Conversations

Young Chris Interview | Jay-Z & State Property

Chris: The Young Veteran

Sitting with Young Chris in the studio discussing working with Jay-Z we get to see a different side of the artist who “Can’t Stop, Won’t Stop”. To quote the man himself, “it’s a gift and a curse.” We discuss the difficulty of having to be flawless due to the higher level of scrutiny an artist has to deal with when they are presented to the world by an icon. I can only imagine it as one of those dreams you have as a child, a dream that once realized can be more terrifying than any nightmare you can imagine.

We got the opportunity to sit in on a recording session with Young Chris and Freeway, the man with the mother of all beards.

When the expectations are set too high… sometimes it’s a setup for failure.

We discuss State Property and how, as a teenager in high school, he was signed to Roc-A-Fella Records and introduced to Beanie Sigel a fellow Philadelphian. Young Chris opens up about battling on Hot 97 to make the cut.

We touch base on giving away free music to build a buzz. He expands on “Can’t Stop, Won’t Stop” revealing that it was a song done independently that DJs ran with before it was backed by Roc-A-Fella.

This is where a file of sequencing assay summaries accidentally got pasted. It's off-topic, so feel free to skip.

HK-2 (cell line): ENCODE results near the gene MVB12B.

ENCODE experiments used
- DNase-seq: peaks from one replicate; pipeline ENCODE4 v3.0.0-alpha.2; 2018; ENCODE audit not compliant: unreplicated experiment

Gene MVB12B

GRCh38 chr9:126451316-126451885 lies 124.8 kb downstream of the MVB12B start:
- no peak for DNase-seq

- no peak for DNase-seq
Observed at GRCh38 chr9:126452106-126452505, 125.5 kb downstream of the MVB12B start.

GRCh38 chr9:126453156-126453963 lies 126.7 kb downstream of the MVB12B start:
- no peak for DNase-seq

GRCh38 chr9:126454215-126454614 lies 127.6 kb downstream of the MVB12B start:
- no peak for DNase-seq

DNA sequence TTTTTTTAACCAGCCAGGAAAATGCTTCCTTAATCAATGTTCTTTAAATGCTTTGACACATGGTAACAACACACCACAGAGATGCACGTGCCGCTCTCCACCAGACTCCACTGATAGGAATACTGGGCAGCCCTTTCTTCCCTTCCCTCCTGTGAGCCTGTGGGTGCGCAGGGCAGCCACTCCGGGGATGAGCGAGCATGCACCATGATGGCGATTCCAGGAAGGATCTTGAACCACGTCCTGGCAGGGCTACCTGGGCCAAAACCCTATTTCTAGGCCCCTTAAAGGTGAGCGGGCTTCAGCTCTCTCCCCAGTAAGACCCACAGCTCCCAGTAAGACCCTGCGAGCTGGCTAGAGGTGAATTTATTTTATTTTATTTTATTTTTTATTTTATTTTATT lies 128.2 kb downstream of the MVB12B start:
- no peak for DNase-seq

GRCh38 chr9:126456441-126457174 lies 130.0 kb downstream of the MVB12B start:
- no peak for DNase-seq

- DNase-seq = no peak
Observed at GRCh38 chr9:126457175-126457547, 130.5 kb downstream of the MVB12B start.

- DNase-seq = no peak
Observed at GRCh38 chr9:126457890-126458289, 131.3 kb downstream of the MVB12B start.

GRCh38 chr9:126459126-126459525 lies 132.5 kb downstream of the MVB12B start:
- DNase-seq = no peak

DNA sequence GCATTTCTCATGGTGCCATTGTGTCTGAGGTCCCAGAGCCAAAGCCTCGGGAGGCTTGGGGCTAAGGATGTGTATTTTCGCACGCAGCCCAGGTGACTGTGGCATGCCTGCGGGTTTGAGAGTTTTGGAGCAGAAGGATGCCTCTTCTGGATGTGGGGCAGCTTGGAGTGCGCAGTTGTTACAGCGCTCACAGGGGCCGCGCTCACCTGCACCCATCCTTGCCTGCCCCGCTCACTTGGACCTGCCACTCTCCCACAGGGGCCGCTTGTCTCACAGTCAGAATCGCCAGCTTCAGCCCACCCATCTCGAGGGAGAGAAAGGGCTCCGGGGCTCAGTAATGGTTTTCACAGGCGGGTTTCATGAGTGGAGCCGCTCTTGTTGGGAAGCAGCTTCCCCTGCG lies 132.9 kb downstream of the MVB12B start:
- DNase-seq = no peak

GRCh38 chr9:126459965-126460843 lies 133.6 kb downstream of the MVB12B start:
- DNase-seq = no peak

This was the buzz we created ourselves.

Young Chris opens up about life after Roc-A-Fella and working independently. He talks about dealing with the bullshit that comes with being in the business and trying to maintain a positive outlook during times when most people would dwell on the negative.

Having Jay-Z as a friend for life has its benefits, especially for a young rapper building a brand independently. He’s done it all and I can’t think of a better mentor in the rap game for an artist trying to swim through the muck that is the music industry.

I’m bringing me now and it’s no bad blood.

To hear Young Chris speak about signing to Roc-A-Fella, being a part of State Property and his relationship with Jay-Z watch the video.

In closing, it’s important for people to recognize other people’s dreams. You may have a friend, son, brother, cousin, etc., who aspires to be in the music industry. They exposed themselves to you (not like that) when they shared their dream with you. Maybe they didn’t sound as polished as your favorite artists. Maybe they needed to work on their lyrics, flow, beat selection, voice, etc.

You must always remember, practice makes perfect, and with your support they just might be good one day. They just might be great. We aren’t all as fortunate as Young Chris, I think he knows that and I think that’s exactly why he continues to grind, to inspire others to keep dreaming.

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